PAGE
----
The Masjid al-Ḥarām (Arabic: المسجد الحرام, literally "the sacred mosque"), also called the Sacred Mosque, and the Grand Mosque or Great Mosque of Mecca, is the largest mosque in the world and surrounds Islam's holiest place, the Kaaba, in the city of Mecca, Saudi Arabia.
circa 630 CE
Aerial view of the Masjid al-Haram complex, as in 2013. One of the Five Pillars of Islam requires every Muslim to perform the Ḥajj, one of the largest annual gatherings of people in the world, at least once in their lifetime when able to do so, including circumambulating the Kaaba. The Grand Mosque includes other important significant sites, including the Black Stone, the Zamzam Well, Maqam Ibrahim, and the hills Safa and Marwa. It is always open, regardless of date or time.
circa 2000 BCE
The Kaaba, (Bait ul-Allah) is the focal point of Muslim prayer i.e. Qibla, it is also the focal point of Hajj and Umrah pilgrimages. It is considered by Muslims to be the Bayṫ Allāh (Arabic: بَـيْـت ٱلله, "House of God"), and has a similar role to the Tabernacle and Holy of Holies in Judaism. Being the qiblah (Arabic: قِـبْـلَـة, direction of prayer), Muslims would face it when praying. The Quran contains several verses regarding the origin of the Kaaba. It states that the Kaaba was the first House of Worship, and that it was built by Ibrahim and Ishmael on Allah's instructions.
circa 700 CE
Zam Zam is a water well near Kaaba, which according to Islamic Tradition sprang to quench the thirst of prophet Ishmael (Ismail). Islamic tradition states that the Zamzam Well was revealed to Hajar, the second wife of Ibrahim's and mother of ʾIsmaʿil. The well originally had two cisterns in the first era, one for drinking and one for ablution. In the era of the Abbasid caliph Al-Mansur 771 CE (154/155 Hj.) a dome was built above the well, and it was tiled with marble.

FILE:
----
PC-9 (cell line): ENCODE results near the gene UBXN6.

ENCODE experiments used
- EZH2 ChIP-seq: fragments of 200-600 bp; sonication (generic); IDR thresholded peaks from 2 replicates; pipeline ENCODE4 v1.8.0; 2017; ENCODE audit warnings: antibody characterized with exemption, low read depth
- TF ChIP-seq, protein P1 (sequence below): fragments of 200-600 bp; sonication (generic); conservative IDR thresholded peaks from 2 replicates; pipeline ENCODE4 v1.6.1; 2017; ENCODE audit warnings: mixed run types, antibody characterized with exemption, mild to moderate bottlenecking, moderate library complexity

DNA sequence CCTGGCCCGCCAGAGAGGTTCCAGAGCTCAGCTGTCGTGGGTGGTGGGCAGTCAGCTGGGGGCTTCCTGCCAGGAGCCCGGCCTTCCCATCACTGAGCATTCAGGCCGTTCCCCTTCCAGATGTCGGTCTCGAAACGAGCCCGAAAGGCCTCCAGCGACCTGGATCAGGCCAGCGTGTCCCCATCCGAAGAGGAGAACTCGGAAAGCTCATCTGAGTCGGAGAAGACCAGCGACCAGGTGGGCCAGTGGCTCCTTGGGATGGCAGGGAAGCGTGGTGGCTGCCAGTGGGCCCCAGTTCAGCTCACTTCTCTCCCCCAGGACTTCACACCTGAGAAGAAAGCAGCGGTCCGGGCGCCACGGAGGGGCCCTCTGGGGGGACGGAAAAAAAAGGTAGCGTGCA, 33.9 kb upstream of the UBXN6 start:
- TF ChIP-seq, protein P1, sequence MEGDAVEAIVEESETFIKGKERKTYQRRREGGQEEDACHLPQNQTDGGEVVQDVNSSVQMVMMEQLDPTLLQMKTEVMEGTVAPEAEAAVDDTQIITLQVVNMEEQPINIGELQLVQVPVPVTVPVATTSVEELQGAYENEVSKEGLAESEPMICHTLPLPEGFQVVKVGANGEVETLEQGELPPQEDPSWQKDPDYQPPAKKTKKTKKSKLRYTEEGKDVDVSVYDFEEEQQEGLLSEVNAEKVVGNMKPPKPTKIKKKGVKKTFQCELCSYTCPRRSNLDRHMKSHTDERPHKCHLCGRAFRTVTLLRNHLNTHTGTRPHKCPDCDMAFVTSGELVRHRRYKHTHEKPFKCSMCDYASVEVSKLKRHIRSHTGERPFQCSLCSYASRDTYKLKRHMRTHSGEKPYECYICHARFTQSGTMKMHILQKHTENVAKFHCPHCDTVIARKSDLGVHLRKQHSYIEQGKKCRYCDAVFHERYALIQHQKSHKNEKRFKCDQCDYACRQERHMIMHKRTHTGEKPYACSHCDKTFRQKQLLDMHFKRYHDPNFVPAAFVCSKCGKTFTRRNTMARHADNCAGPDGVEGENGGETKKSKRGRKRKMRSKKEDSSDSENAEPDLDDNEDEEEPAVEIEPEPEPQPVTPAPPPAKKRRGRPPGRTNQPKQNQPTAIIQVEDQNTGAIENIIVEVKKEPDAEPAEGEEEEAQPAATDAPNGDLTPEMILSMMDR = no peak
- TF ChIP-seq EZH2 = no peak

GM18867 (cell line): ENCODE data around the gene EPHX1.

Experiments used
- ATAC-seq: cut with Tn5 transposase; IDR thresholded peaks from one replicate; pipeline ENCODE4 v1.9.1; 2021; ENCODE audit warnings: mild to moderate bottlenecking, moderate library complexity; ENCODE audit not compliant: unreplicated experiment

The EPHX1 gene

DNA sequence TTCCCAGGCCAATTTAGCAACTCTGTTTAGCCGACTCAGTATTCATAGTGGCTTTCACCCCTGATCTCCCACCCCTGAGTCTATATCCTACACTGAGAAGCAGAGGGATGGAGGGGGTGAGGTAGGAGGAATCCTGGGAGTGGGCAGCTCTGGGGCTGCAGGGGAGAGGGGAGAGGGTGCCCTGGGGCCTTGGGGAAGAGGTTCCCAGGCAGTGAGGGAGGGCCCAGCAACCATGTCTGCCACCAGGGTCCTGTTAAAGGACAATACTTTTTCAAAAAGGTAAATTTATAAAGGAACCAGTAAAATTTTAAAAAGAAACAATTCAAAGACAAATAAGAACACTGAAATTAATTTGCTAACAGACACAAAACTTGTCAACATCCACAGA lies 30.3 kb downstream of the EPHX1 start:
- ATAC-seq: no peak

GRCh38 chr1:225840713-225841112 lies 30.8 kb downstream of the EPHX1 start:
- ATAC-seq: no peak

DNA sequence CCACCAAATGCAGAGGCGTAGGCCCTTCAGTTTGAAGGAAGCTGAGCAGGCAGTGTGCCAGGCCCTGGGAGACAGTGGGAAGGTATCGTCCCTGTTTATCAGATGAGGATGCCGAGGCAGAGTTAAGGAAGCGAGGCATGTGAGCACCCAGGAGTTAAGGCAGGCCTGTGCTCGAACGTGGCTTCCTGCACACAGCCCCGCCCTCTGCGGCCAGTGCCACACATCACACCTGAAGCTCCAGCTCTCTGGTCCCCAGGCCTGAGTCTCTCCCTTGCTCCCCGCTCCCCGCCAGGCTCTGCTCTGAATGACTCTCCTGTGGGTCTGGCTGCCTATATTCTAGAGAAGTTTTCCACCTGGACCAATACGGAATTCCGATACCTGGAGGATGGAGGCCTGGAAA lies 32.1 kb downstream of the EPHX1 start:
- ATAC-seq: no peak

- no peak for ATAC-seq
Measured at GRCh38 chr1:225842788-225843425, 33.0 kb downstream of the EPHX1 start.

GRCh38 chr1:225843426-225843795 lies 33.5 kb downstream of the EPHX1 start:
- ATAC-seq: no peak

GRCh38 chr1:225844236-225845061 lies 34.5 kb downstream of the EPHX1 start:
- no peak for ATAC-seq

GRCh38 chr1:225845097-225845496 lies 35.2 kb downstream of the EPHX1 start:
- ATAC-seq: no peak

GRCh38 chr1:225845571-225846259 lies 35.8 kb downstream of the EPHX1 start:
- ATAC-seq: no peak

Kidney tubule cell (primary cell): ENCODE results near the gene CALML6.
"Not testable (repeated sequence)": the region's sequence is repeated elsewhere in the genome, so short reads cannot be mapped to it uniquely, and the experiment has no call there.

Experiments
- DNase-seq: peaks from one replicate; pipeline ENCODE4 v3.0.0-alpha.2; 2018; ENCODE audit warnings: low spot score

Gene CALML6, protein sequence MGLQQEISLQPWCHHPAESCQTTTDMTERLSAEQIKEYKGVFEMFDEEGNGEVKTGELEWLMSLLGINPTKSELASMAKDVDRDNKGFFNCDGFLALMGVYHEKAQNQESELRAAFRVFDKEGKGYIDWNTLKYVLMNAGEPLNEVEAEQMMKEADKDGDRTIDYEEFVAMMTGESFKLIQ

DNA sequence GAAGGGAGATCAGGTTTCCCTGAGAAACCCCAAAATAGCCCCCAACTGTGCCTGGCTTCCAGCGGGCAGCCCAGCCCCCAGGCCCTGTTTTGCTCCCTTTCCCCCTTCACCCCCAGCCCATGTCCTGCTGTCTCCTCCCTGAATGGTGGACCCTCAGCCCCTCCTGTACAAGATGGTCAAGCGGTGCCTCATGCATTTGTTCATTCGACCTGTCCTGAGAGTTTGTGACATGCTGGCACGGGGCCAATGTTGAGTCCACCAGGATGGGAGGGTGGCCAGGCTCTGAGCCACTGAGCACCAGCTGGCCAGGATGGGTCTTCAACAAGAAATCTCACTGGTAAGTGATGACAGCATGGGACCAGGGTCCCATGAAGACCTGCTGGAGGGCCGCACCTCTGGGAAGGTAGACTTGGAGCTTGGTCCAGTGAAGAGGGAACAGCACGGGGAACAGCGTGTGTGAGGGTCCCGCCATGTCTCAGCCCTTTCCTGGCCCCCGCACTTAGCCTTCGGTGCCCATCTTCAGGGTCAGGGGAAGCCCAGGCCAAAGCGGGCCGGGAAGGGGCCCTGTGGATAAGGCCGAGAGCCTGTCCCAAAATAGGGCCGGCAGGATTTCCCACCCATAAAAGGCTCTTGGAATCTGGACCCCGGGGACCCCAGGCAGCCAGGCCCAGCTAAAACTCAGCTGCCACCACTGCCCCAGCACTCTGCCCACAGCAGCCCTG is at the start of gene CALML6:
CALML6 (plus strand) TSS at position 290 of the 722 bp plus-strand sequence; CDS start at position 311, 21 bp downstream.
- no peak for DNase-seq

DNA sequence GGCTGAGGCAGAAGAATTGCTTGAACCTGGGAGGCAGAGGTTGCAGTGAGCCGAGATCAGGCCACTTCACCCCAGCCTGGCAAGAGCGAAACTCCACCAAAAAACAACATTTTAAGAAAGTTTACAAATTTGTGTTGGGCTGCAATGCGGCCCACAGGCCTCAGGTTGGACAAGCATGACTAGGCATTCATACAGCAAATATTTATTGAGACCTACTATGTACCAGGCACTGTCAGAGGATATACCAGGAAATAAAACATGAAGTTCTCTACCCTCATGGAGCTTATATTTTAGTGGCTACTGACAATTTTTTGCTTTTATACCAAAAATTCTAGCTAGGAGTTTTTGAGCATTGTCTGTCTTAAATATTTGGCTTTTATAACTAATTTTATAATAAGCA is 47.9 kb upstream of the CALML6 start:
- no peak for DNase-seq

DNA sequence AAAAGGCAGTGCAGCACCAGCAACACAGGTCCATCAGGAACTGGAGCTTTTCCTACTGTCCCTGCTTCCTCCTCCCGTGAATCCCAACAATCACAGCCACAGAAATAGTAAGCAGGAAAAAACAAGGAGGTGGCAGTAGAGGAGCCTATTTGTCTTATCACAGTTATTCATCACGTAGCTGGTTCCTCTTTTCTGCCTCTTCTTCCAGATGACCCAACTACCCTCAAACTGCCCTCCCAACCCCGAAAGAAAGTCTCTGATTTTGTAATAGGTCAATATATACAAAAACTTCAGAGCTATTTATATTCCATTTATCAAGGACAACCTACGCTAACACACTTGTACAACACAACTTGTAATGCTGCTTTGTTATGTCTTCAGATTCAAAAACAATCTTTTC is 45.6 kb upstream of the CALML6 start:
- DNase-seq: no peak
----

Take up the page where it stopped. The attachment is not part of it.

circa 700 CE
al-Safa and al-Marwah are twin hills of Sa'yee at Sacred Mosque. Pilgrims make rounds at these hills from Safa towards Marwah seven times in commemoration of Hajrah doing the same in search of water almost 4000 years ago. The distance between Safa and Marwa is approximately 450 m (1,480 ft). The two points and the path between them are now inside a long gallery that forms part of the mosque.The two mounts are still in Mecca for memory of what Hajira and baby Ishmail had sacrificed for water supplies and food supplies.
circa 700 CE
Bab-i Fatah (Fatah Gate, gate of victory) is one of the five main Gates of Masjid al-Haram. It was from here that the Prophet Muhammad entered during the conquest of Makkah on Friday, 20 Ramadhan 8 Hj. The facade of the gate has four marble pillars with three arches, allowing entrance to the mosque.
|Points of Interest|
|Major||Kabah · Zam Zam · Say'ee Gallery · Maqam e Ibrahim|
|Gates||Bab e Fatah · Bab e Safa · Bab e Malik Abdul Aziz · Bab e Umrah · Bab e Fahad · Bab-i Hudaibiya · Bab-i Medina · Bab ul-Quds · Bab al-Shamiyah · Bab al-Nidwah · Bab-i Umer · Bab-i Qureysh · Bab-i Mina · Bab-i 'Arafah · Bab al-Muhassib · Bab al-Murad · Bab al-Marwah · Bab al-Mud'ae · Bab al-Mu'alah · Bab al-Hujoon · Bab-i Bani Shaeba · Bab al-Salam · Bab al-Nabi · Bab e Abbas · Bab e 'Ali · Bab-i Bani Hashim · Bab-i Dar ul-Arqam · Bab-i Ism'ail · Bab-i Hunain · Bab-i Bilal · Bab-i A'hyar|
|Peaks||al-Safa · al-Marwah|